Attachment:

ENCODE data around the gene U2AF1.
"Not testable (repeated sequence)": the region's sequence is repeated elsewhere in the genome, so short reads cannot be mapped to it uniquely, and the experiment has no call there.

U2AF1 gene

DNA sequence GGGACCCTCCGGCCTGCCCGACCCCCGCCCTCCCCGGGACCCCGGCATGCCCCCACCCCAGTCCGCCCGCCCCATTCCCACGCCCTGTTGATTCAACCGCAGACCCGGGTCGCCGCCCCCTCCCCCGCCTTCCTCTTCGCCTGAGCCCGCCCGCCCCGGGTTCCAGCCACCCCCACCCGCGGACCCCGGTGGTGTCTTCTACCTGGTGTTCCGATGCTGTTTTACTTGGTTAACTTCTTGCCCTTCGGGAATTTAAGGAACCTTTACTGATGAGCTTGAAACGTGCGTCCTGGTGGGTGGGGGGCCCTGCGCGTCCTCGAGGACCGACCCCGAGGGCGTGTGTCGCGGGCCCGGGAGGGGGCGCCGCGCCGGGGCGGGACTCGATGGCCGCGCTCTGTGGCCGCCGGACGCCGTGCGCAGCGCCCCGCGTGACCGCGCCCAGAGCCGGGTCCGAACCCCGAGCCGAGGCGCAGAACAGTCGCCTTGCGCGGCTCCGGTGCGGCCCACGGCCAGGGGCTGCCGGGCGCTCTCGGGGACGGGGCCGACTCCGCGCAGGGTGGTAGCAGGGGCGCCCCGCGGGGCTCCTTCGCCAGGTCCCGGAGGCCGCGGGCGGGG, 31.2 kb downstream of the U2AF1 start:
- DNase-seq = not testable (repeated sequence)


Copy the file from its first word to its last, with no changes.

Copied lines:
ENCODE data around the gene U2AF1.
"Not testable (repeated sequence)": the region's sequence is repeated elsewhere in the genome, so short reads cannot be mapped to it uniquely, and the experiment has no call there.

U2AF1 gene

DNA sequence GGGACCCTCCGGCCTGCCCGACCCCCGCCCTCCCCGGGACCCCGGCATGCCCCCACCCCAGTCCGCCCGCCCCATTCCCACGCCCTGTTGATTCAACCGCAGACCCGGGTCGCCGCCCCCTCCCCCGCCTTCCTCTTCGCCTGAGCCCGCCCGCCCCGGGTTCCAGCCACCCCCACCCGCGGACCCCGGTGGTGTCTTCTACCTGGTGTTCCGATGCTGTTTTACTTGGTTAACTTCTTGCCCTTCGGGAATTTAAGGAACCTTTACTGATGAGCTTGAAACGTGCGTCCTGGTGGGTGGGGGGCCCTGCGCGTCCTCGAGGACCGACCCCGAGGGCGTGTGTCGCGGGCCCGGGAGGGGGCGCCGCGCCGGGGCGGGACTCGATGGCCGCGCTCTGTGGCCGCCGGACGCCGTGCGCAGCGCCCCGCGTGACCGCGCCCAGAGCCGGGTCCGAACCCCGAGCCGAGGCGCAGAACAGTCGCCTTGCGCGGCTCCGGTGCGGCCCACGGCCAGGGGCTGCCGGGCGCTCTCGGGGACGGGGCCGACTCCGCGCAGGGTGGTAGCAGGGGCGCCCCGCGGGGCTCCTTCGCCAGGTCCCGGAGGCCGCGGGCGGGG, 31.2 kb downstream of the U2AF1 start:
- DNase-seq = not testable (repeated sequence)